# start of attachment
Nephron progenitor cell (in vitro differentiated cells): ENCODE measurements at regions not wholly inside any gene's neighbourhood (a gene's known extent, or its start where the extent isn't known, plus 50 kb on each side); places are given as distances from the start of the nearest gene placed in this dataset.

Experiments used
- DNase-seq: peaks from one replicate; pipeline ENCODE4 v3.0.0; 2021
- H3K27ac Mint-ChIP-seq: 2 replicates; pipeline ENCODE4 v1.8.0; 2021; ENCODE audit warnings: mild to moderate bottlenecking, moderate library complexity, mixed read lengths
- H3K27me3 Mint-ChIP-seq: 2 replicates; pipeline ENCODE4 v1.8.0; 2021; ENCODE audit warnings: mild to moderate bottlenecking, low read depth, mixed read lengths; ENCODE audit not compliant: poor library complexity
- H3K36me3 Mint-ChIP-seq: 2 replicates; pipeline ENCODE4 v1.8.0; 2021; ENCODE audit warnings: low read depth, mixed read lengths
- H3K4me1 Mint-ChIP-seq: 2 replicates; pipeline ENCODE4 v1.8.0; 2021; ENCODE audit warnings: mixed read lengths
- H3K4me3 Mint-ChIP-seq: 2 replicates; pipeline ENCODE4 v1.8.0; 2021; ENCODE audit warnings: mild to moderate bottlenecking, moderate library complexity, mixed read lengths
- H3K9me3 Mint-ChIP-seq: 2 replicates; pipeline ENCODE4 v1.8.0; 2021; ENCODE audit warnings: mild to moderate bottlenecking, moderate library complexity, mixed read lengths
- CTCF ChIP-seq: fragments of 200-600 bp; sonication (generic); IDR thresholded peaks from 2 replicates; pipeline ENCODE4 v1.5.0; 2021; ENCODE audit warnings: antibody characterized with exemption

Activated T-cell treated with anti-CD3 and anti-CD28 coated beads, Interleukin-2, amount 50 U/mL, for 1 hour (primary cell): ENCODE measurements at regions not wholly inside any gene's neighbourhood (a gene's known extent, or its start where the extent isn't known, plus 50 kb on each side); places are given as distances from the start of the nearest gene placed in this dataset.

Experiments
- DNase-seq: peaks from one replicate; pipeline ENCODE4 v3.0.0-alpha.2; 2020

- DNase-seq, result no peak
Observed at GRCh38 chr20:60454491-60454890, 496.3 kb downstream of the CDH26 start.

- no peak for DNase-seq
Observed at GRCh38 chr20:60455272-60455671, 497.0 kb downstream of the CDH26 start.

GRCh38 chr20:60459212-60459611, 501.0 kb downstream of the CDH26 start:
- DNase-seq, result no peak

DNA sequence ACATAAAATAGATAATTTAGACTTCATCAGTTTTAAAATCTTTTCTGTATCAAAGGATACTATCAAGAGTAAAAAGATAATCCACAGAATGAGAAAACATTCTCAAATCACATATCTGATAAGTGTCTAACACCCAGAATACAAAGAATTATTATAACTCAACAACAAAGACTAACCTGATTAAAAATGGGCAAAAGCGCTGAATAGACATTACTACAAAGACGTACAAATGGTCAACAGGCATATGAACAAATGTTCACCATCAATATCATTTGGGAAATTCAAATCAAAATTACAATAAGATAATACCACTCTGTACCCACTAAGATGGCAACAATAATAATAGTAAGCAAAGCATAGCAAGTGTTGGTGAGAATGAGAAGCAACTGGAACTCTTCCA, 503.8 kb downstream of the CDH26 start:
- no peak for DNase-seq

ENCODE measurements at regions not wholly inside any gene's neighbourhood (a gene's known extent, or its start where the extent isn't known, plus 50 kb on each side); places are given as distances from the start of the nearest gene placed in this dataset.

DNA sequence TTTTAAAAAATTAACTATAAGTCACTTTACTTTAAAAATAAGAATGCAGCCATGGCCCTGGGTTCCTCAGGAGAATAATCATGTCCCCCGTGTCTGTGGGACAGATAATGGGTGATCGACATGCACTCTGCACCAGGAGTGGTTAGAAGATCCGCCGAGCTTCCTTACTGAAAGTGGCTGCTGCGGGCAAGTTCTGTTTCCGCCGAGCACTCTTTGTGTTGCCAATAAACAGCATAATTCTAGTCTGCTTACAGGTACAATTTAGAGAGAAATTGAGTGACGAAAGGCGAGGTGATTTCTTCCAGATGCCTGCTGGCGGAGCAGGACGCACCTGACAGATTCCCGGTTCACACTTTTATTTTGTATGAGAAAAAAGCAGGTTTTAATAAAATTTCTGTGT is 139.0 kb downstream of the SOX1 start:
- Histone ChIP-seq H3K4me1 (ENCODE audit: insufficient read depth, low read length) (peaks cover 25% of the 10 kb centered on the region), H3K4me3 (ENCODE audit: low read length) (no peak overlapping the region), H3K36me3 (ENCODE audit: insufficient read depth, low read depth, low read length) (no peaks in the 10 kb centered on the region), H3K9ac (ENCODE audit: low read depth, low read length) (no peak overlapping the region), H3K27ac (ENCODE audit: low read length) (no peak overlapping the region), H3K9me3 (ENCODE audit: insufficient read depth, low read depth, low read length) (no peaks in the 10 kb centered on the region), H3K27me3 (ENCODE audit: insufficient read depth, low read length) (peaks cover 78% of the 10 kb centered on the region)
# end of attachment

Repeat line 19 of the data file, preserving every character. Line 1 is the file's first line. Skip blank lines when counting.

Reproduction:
- DNase-seq, result no peak